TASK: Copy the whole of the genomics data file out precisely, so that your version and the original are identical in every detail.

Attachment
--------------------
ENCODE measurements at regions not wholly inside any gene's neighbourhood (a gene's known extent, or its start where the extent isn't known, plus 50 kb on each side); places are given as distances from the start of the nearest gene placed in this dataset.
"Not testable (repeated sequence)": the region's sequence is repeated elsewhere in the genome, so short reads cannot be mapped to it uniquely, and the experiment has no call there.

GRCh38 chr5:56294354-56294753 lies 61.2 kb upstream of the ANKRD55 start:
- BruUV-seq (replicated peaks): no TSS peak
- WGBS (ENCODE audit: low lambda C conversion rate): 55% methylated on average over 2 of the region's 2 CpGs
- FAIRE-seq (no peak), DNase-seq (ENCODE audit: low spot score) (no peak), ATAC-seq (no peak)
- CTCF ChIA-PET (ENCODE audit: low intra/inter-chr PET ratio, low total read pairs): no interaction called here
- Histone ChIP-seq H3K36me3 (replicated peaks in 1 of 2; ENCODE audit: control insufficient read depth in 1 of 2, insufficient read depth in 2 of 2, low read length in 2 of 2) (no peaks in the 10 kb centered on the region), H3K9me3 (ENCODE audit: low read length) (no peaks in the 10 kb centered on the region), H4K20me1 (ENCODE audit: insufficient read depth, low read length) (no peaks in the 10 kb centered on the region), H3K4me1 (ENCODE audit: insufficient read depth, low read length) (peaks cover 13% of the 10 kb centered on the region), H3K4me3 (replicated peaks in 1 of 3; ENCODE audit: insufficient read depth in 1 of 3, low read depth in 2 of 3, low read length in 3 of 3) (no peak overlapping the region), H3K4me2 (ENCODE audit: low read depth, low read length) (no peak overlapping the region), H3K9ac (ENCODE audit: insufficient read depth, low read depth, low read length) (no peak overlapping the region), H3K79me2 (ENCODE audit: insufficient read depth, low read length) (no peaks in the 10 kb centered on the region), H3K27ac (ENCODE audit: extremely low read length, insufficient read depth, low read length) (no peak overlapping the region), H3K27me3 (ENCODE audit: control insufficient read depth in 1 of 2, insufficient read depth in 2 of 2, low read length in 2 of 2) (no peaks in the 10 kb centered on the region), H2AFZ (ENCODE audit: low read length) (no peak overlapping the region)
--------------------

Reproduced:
ENCODE measurements at regions not wholly inside any gene's neighbourhood (a gene's known extent, or its start where the extent isn't known, plus 50 kb on each side); places are given as distances from the start of the nearest gene placed in this dataset.
"Not testable (repeated sequence)": the region's sequence is repeated elsewhere in the genome, so short reads cannot be mapped to it uniquely, and the experiment has no call there.

GRCh38 chr5:56294354-56294753 lies 61.2 kb upstream of the ANKRD55 start:
- BruUV-seq (replicated peaks): no TSS peak
- WGBS (ENCODE audit: low lambda C conversion rate): 55% methylated on average over 2 of the region's 2 CpGs
- FAIRE-seq (no peak), DNase-seq (ENCODE audit: low spot score) (no peak), ATAC-seq (no peak)
- CTCF ChIA-PET (ENCODE audit: low intra/inter-chr PET ratio, low total read pairs): no interaction called here
- Histone ChIP-seq H3K36me3 (replicated peaks in 1 of 2; ENCODE audit: control insufficient read depth in 1 of 2, insufficient read depth in 2 of 2, low read length in 2 of 2) (no peaks in the 10 kb centered on the region), H3K9me3 (ENCODE audit: low read length) (no peaks in the 10 kb centered on the region), H4K20me1 (ENCODE audit: insufficient read depth, low read length) (no peaks in the 10 kb centered on the region), H3K4me1 (ENCODE audit: insufficient read depth, low read length) (peaks cover 13% of the 10 kb centered on the region), H3K4me3 (replicated peaks in 1 of 3; ENCODE audit: insufficient read depth in 1 of 3, low read depth in 2 of 3, low read length in 3 of 3) (no peak overlapping the region), H3K4me2 (ENCODE audit: low read depth, low read length) (no peak overlapping the region), H3K9ac (ENCODE audit: insufficient read depth, low read depth, low read length) (no peak overlapping the region), H3K79me2 (ENCODE audit: insufficient read depth, low read length) (no peaks in the 10 kb centered on the region), H3K27ac (ENCODE audit: extremely low read length, insufficient read depth, low read length) (no peak overlapping the region), H3K27me3 (ENCODE audit: control insufficient read depth in 1 of 2, insufficient read depth in 2 of 2, low read length in 2 of 2) (no peaks in the 10 kb centered on the region), H2AFZ (ENCODE audit: low read length) (no peak overlapping the region)